The problem with ‘happily ever after’

It’s not the Disney princesses that are the issue, but how their stories end

A recent New York Times article examined the repercussions of ‘princess’ culture in young girls. Finding a link between conventionally girly behavior and an enjoyment of princesses, critics and concerned parents have begun to wonder if exposure to media like Disney fairytales encourages an unhealthy emphasis on superficial behavior like looks, or submissiveness towards male domination.

“Disney is the devil!” a professor once cried out in my popular culture lecture class. I have even met several college-aged ‘feminists’ who proclaim they don’t plan on exposing their children to any Disney movies because they believe it encourages the wrong messages.

Screen Shot 2016-06-27 at 4.01.11 PM

The truth is, I love Disney. Some of my, and several other girls’ best memories are from watching movies, visiting Disney World or dressing up as Snow White or Belle during Halloween. I would probably win the award for dressing up as almost every Disney character ever made.

Quite frankly, no one watches movies or television shows because it reflects truth or real-life. All families venture to the movie theater for a few hours to run away from the struggles of every-day living, and envision life in a mystical and fantastical way–that has been the true secret to Disney’s success.

For the most part, I believe Disney is healthy for girl culture because there are many positive aspects–an emphasis on kindness and charity, selflessness and bravery. Being feminine and strong doesn’t have to be mutually exclusive. In fact, that is what makes ‘girl power’ so empowering–it brings a mindset that merges that iron fist and sense of empathy that everyone admires in leaders.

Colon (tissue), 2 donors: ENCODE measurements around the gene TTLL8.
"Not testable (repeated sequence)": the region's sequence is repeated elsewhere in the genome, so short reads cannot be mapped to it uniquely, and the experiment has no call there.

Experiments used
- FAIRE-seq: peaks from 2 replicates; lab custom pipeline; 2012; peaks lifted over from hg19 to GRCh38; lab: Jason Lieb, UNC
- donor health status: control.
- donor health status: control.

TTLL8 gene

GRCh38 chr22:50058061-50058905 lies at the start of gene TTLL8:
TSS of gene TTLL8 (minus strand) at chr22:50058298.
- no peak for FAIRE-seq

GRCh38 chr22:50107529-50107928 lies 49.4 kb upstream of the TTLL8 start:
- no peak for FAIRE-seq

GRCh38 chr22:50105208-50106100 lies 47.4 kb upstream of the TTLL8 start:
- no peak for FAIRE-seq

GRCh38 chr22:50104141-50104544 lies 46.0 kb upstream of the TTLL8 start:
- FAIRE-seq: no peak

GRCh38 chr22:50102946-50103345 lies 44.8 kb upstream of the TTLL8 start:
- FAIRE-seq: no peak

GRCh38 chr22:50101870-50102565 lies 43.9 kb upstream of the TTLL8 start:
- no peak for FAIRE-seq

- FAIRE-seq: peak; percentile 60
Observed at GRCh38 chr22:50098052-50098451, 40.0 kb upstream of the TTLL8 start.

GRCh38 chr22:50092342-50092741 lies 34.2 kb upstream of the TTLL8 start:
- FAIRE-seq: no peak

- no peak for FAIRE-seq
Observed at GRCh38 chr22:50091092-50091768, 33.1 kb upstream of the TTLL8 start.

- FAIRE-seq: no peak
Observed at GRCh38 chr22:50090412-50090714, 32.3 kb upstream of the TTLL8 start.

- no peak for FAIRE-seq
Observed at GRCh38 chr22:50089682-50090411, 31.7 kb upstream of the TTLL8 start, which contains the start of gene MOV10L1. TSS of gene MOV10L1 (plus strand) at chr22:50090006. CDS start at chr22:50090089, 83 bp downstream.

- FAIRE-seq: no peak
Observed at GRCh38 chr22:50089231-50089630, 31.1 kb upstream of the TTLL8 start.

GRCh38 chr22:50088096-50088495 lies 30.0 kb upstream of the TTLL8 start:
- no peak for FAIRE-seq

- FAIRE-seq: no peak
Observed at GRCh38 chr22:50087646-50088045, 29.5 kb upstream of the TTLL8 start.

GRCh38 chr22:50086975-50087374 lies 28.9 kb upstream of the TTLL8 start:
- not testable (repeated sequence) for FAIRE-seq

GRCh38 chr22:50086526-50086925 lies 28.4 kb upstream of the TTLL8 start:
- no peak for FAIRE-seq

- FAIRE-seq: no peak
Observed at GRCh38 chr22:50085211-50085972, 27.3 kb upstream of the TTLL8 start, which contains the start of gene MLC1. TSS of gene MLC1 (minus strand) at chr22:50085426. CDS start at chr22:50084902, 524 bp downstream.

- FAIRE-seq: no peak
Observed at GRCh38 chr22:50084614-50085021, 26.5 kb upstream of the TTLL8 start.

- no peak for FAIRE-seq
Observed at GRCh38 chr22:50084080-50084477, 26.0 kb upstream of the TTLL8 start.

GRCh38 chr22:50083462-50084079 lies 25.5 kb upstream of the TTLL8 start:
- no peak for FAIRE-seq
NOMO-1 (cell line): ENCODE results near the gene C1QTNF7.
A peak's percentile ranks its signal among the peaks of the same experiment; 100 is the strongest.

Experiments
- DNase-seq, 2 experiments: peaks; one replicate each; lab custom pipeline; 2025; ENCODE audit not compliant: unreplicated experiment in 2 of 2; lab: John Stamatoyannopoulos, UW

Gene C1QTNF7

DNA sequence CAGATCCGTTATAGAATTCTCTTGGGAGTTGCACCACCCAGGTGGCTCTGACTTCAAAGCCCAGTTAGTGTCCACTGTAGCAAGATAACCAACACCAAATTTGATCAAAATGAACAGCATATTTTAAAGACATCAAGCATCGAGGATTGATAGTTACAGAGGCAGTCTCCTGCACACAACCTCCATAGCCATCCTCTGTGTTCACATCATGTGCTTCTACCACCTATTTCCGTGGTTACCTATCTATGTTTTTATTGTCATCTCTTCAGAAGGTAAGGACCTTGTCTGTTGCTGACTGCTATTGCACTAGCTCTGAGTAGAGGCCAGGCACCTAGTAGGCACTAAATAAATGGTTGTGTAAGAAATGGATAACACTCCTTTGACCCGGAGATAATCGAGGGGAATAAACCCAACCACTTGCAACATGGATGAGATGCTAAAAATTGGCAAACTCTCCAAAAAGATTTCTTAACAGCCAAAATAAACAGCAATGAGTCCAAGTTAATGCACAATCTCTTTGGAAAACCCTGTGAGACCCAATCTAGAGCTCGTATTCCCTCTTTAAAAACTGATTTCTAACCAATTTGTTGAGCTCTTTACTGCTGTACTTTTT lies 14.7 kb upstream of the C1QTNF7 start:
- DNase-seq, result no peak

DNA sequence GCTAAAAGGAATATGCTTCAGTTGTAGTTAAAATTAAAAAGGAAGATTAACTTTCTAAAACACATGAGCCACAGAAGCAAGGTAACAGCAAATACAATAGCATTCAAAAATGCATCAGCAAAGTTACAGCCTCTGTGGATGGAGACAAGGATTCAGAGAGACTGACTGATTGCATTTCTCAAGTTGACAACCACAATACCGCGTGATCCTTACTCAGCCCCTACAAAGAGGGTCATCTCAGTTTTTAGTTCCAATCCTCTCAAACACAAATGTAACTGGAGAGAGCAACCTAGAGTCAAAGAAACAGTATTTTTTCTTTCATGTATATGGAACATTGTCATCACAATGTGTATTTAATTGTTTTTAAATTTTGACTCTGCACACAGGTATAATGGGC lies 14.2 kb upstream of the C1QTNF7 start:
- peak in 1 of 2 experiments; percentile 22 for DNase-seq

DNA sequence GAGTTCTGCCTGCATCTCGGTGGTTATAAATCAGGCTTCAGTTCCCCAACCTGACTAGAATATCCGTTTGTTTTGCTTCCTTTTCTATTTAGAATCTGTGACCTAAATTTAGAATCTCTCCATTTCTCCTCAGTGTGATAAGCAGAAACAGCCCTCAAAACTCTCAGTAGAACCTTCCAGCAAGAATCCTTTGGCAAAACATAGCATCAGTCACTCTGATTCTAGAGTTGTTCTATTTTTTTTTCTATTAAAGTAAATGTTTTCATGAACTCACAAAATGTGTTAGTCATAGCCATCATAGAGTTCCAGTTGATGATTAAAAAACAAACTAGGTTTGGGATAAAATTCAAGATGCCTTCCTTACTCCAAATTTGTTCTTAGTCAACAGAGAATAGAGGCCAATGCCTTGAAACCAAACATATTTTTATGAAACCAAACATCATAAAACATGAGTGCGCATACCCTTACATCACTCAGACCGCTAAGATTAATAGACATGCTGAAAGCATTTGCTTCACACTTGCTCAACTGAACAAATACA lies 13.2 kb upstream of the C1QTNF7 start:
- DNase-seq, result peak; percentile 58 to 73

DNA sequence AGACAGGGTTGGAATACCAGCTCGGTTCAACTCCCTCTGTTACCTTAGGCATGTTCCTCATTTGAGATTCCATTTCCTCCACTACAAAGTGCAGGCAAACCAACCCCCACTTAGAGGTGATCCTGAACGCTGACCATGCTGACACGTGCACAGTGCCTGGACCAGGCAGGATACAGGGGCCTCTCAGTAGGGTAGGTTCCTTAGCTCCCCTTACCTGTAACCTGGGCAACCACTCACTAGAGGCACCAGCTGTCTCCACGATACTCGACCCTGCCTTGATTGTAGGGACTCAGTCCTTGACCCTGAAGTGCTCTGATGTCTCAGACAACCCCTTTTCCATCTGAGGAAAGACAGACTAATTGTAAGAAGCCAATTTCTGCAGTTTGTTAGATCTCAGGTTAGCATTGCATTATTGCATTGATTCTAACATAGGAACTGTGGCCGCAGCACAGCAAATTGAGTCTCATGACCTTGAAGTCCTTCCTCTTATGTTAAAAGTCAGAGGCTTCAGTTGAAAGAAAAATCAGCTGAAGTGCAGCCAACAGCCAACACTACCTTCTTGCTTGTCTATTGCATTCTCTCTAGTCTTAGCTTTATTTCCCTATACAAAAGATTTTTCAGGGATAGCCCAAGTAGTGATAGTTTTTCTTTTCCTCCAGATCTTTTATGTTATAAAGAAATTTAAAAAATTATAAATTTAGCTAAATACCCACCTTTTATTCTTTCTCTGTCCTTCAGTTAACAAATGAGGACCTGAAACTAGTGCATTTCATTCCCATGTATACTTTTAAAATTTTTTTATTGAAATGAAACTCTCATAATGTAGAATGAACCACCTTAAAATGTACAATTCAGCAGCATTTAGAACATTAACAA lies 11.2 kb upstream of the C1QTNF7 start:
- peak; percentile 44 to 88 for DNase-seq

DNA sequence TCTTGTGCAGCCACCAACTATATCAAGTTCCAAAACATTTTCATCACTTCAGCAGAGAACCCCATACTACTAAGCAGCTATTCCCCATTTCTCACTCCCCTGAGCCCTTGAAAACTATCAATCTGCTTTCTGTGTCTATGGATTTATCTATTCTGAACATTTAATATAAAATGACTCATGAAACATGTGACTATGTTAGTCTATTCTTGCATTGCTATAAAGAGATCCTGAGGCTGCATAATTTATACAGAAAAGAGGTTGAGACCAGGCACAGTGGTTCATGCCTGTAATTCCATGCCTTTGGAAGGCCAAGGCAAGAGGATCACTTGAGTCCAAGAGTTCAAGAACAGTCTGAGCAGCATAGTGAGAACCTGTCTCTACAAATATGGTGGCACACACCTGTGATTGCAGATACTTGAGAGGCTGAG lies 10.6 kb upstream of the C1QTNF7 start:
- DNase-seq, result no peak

Honestly, I love Snow White’s hospitality, Belle’s compassion for the beast, and Princess Tiana’s ambition. The fact that they possess these admirable qualities while wearing a dress and tiara makes them all the more empowering. If I could teach my daughter how to be empathetic and kind while enjoying her femininity, then she would be embracing all of the best parts of girlhood.

issa princess jasmine

I dressed as Princess Jasmine for five years straight.

The only myth about princess culture I believe to be truly detrimental is the myth of ‘happily ever after.’ Films always end on a harmonious note with victorious music, a royal wedding, a villain defeated and the mending of affected relationships. The truth is, life is so imperfect, and while I wish dating, courtship or romance could be like the movies, love is flawed. There isn’t one marriage or relationship that hasn’t had its fair share of arguments, fights or frustrations. Humans mess up, and the ‘perfect’ endings of these characters do not reflect the inevitable failures and disappointments life will bring young women. I think it’s only fair young girls be presented with a realistic portrayal of life.

When I started dating, I naively imagined I would immediately fall in love just like in the movies. In reality, dating is awkward, and so unlike the fairytales. Give me a film where a bachelorette is desperately scrolling on Tinder or Bumble for a date, and then Disney will hit millennial courtship dead-on!

I, like any loyal follower of Disney, will continue watching these movies, happily escaping the imperfections of my own mundane and ordinary life. But I would appreciate it if they could release a movie of a Princess pursuing her corporate dreams by rising through the ranks as the CEO of a Fortune 500 company instead of ruling a kingdom. Her own ‘happily ever after’ is learning how to face the bad guy of a rival corporation that is vilifying her leadership. Her ‘prince’ is herself because she knows that kind of love is satisfactory enough, and everything else is just icing on the cake.

That is a ‘happily ever after’ I cannot wait to see.